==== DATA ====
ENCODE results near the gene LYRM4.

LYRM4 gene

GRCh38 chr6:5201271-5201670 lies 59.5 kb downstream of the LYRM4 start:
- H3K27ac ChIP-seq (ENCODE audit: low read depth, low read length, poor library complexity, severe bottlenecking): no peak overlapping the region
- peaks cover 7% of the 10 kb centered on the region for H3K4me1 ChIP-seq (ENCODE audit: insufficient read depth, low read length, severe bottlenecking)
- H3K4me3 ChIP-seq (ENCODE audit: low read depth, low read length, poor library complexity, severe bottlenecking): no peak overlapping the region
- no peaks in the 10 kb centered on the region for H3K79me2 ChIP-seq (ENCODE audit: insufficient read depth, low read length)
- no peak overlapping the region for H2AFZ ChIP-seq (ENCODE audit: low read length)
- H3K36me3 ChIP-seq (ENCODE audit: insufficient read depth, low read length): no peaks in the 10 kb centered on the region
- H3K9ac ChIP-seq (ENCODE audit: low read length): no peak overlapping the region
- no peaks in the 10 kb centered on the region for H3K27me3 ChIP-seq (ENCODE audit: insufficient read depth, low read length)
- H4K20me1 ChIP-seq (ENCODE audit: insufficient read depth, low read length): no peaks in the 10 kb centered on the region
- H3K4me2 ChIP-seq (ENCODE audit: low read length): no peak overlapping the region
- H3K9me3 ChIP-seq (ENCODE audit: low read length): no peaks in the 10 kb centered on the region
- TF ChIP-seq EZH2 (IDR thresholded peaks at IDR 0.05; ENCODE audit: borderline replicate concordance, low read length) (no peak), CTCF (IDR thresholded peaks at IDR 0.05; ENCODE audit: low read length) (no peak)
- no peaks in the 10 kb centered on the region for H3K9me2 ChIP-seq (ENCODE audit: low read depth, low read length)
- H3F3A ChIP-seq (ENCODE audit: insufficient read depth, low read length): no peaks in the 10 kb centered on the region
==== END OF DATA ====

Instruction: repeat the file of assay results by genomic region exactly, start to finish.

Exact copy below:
ENCODE results near the gene LYRM4.

LYRM4 gene

GRCh38 chr6:5201271-5201670 lies 59.5 kb downstream of the LYRM4 start:
- H3K27ac ChIP-seq (ENCODE audit: low read depth, low read length, poor library complexity, severe bottlenecking): no peak overlapping the region
- peaks cover 7% of the 10 kb centered on the region for H3K4me1 ChIP-seq (ENCODE audit: insufficient read depth, low read length, severe bottlenecking)
- H3K4me3 ChIP-seq (ENCODE audit: low read depth, low read length, poor library complexity, severe bottlenecking): no peak overlapping the region
- no peaks in the 10 kb centered on the region for H3K79me2 ChIP-seq (ENCODE audit: insufficient read depth, low read length)
- no peak overlapping the region for H2AFZ ChIP-seq (ENCODE audit: low read length)
- H3K36me3 ChIP-seq (ENCODE audit: insufficient read depth, low read length): no peaks in the 10 kb centered on the region
- H3K9ac ChIP-seq (ENCODE audit: low read length): no peak overlapping the region
- no peaks in the 10 kb centered on the region for H3K27me3 ChIP-seq (ENCODE audit: insufficient read depth, low read length)
- H4K20me1 ChIP-seq (ENCODE audit: insufficient read depth, low read length): no peaks in the 10 kb centered on the region
- H3K4me2 ChIP-seq (ENCODE audit: low read length): no peak overlapping the region
- H3K9me3 ChIP-seq (ENCODE audit: low read length): no peaks in the 10 kb centered on the region
- TF ChIP-seq EZH2 (IDR thresholded peaks at IDR 0.05; ENCODE audit: borderline replicate concordance, low read length) (no peak), CTCF (IDR thresholded peaks at IDR 0.05; ENCODE audit: low read length) (no peak)
- no peaks in the 10 kb centered on the region for H3K9me2 ChIP-seq (ENCODE audit: low read depth, low read length)
- H3F3A ChIP-seq (ENCODE audit: insufficient read depth, low read length): no peaks in the 10 kb centered on the region